Back down onto the riverbank, and I see that the wedding party is still blocking the roadway. There must be well over a hundred tipsy guests, and this time I have no fire engine to clear the route for me. I slow down and consider my options and have the misfortune to attract the attention of a drunken young man who has separated a woman from the rest of the herd and is exerting his somewhat limited charms on her.

Young Casanova sees in me an opportunity to impress, and staggers towards me. Is he going to make a comment, or step in my way, or do something really stupid like try to push me off? His body language is not good, and he is clearly not thinking straight. No time to reason, I need to persuade him in language he understands - I flick my fist out towards his face, letting my elbow lock to emphasise the suddenness of the movement, knowing that my wrist guard will be inches short of his nose, but seem closer. He flinches, pulls back, then launches a half-hearted volley of drunken threats.

The crowd is more or less parted in front of me, and I weave through carefully. The ridiculous “Wooooowoooowoooo!” starts again, and a couple of drunken girls totter across in front of me. I make it through and ride away, muttering grumpily.

Some minutes later, I reflect. I am wearing nothing except shoes, socks, and skin tight Lycra shorts, a plastic helmet, wrist guards and a Camelbak, and I’m riding a huge unicycle. Am I the one to be judging what is “normal and appropriate behaviour”? Looked at like that, no. But then I wouldn’t dream of making stupid personal comments, or howling theatrically at complete strangers. Sometimes I think I live in a different world from these people.

It is only a couple of miles along the river bank now. I break the ride for a few minutes just to watch the world go by. I reach the car after 17.6 miles (28 km) of riding, with the GPS showing a max. speed of 16.6 mph (26.7 kph).

Sounds like a great ride.

I was thinking the other day as I rode along. There I was on my big wheel with a lilac frame, wearing a matching lilac waterproof jacket and singing audibly along with my MP3 player. I must have looked particularly ridiculous that day.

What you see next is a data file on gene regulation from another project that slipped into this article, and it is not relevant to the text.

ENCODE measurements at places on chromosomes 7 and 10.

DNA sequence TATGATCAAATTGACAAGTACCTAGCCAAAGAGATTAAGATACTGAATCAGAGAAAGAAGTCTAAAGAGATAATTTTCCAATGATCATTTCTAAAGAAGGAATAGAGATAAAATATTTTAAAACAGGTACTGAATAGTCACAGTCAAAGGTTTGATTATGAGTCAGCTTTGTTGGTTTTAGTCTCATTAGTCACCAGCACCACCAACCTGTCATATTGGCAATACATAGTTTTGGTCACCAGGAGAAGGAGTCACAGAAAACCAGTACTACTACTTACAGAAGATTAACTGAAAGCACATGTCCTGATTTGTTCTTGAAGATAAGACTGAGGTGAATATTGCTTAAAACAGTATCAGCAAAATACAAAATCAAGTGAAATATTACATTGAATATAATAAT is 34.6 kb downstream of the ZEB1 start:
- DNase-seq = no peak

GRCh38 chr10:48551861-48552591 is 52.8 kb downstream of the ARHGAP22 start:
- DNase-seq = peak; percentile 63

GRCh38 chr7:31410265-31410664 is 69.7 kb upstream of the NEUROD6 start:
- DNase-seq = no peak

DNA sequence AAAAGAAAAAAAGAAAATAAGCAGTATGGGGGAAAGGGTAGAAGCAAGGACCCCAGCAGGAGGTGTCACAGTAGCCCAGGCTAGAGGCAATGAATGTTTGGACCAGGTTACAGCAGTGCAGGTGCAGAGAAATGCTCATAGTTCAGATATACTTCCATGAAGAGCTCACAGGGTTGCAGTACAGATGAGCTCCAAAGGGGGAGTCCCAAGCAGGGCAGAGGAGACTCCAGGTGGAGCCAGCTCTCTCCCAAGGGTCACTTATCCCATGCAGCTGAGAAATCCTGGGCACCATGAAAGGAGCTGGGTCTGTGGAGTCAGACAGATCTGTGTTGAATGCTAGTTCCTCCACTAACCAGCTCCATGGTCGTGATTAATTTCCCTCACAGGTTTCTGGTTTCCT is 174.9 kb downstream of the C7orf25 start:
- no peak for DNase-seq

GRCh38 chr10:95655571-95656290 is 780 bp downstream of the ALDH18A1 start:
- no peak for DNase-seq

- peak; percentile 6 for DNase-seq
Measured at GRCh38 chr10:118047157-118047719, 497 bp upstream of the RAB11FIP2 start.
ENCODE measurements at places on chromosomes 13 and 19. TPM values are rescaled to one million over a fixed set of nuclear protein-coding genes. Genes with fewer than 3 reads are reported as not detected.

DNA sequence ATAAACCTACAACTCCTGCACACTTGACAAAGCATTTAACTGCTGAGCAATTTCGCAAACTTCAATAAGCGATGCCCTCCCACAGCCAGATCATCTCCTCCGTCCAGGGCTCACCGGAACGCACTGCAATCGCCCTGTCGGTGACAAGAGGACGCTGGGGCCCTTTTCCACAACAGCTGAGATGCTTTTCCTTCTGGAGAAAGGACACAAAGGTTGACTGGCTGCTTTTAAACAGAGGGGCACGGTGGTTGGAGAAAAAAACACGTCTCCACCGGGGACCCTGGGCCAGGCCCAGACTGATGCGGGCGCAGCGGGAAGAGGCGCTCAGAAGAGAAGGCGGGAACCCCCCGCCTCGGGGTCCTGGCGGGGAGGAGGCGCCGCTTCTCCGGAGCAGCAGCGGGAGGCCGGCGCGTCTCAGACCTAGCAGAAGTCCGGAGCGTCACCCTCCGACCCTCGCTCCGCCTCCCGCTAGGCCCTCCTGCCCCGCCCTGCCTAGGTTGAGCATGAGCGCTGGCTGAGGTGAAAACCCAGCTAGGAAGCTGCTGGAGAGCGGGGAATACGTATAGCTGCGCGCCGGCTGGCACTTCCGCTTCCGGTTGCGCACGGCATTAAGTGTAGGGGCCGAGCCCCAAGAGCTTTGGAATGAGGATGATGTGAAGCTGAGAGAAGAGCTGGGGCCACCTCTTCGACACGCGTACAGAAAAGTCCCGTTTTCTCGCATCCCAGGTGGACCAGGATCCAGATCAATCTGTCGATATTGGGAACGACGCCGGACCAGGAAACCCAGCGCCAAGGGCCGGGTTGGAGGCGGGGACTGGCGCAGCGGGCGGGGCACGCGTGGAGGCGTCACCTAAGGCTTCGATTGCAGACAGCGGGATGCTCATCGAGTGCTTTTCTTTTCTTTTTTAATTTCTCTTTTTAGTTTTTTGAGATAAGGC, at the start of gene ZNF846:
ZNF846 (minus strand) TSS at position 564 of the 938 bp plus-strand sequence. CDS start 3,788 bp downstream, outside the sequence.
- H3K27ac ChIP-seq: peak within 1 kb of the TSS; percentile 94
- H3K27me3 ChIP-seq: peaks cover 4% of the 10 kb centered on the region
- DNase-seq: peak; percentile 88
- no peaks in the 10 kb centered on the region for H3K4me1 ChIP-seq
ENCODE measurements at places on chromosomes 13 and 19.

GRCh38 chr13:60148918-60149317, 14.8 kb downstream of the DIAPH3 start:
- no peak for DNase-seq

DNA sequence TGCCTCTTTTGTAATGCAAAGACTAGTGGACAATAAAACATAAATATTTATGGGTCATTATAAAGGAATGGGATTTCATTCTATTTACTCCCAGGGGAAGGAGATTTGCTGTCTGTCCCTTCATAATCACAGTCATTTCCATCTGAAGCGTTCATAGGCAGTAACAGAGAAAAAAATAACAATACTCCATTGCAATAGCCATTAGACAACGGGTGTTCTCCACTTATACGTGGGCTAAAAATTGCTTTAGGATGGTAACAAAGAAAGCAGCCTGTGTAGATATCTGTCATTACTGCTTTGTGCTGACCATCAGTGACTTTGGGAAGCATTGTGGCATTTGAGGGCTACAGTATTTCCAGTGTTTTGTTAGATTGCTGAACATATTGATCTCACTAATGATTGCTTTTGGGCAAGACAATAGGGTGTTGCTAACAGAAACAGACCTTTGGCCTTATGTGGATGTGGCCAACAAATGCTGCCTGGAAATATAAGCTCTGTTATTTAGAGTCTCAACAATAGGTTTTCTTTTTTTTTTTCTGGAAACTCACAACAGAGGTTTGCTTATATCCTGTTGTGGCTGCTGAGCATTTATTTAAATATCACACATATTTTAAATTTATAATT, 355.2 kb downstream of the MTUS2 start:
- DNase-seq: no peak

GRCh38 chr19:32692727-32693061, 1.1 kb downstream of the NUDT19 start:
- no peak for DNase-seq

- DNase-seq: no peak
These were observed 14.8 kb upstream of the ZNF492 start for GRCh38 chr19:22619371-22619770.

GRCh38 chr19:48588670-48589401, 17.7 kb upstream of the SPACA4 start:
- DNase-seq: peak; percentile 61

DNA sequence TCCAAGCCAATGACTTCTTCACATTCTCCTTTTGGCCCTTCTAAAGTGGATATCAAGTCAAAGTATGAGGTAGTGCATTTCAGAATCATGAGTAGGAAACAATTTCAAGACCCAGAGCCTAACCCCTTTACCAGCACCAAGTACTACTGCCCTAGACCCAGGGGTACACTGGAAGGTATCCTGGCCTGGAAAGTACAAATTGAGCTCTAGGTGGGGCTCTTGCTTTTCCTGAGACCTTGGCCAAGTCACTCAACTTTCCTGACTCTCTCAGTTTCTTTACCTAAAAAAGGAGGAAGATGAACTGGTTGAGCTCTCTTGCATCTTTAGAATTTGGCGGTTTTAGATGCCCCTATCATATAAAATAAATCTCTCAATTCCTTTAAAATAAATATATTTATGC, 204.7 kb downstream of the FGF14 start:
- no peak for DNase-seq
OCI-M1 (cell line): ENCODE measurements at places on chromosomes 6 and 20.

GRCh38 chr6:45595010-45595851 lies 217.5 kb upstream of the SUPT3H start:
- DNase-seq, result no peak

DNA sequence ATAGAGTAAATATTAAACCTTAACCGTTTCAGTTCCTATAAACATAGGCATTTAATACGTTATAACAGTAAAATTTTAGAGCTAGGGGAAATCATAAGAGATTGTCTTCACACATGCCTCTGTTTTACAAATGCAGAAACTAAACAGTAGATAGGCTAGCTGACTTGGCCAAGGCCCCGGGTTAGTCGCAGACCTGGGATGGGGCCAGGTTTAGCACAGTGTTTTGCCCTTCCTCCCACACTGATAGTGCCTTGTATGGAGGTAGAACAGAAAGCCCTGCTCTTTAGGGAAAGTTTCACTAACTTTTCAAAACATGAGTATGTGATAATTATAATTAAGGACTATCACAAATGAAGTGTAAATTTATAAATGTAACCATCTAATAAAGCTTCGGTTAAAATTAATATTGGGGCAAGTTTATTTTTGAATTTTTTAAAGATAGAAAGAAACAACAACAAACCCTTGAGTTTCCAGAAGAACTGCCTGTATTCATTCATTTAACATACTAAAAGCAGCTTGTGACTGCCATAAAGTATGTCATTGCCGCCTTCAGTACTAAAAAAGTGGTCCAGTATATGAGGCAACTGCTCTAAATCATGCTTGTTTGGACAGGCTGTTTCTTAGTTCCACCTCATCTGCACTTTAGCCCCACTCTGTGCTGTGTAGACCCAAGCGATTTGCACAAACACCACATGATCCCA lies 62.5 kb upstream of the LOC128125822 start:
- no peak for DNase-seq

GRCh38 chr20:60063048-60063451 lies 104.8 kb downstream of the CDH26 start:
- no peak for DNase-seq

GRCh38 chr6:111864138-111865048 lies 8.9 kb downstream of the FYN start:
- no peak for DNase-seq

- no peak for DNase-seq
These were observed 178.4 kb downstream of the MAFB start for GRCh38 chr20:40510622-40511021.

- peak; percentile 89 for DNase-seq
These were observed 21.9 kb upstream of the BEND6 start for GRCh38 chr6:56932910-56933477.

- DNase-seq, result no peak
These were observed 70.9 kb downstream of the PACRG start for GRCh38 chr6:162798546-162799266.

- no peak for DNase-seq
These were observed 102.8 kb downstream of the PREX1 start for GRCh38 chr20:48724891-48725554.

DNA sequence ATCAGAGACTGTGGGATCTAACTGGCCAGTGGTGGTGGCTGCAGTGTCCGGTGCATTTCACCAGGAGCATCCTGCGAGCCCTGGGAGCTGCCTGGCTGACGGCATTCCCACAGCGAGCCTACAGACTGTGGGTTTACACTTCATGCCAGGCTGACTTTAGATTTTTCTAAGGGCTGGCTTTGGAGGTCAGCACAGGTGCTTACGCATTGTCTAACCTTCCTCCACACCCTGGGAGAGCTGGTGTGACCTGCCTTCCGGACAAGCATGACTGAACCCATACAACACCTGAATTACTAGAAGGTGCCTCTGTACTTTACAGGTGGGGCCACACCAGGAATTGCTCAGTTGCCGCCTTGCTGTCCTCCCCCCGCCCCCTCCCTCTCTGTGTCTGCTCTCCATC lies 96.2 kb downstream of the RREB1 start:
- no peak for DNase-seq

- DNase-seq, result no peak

I am amazed at how well I cope with the comments these days. They came as a nasty shock when I started uincycling and Sam still can’t get over them when we’re out together. Then I have to cope with the comments and the young child’s puzzled “Why are they talking to you mummy. They always say things like that to you.” Poor thing, to have such a mad mummy.

Anyway, fab write up. I felt like I rode through that crowd with you.


Answer to quiz in next reply…


Another one that’s not entirely fair on the American readers, although readers from Australia, , Bangladesh, India, New Zealand, Pakistan, South Africa, Sri Lanka, and the West Indies should have got it.
The “offending section”:

  • <<...under one of the side arches of Trent Bridge. The bridge is to my right, three pillars and two spans, like a wicket. The wrought iron sections are painted blue and gold. [B]Built to celebrate the centenary of the test cricket ground after which it was named,[/B] it is a fine tribute to the elegant game that England now seems to be forgetting how to play.>>

Trent Bridge, named after Trent Bridge Cricket Ground? How prescient of the people who named the cricket ground!:smiley:

Of course, the ground is named after the bridge. (Although, to be fair, the current bridge is not the original.)

Two people pointed out that if a bridge had three pillars and two spans, then how would you get to it from the river bank? Good point - I hadn’t thought of that - but the idea of Trent bridge being shaped like a cricket wicket amused me.

MattyJ noticed the three pillars two spans bit, as did EddBMXdude.:slight_smile:

Rob got the fact that the bridge is not named after the cricklet ground, as did Naomi.:slight_smile:

Sorry. But, what a confusing thread.

I decided I had to get a look at the bridge. The following, rather long, web address gives a very nice picture of Trent Bridge. As to which, or how many, of those structures count as “pillars” I have no idea.
Good looking bridge.

Nao…What sort of duck is that on the river Mike? That blurry spot in the forewater. Click on the picture to blow it up for more clarity. Mallard?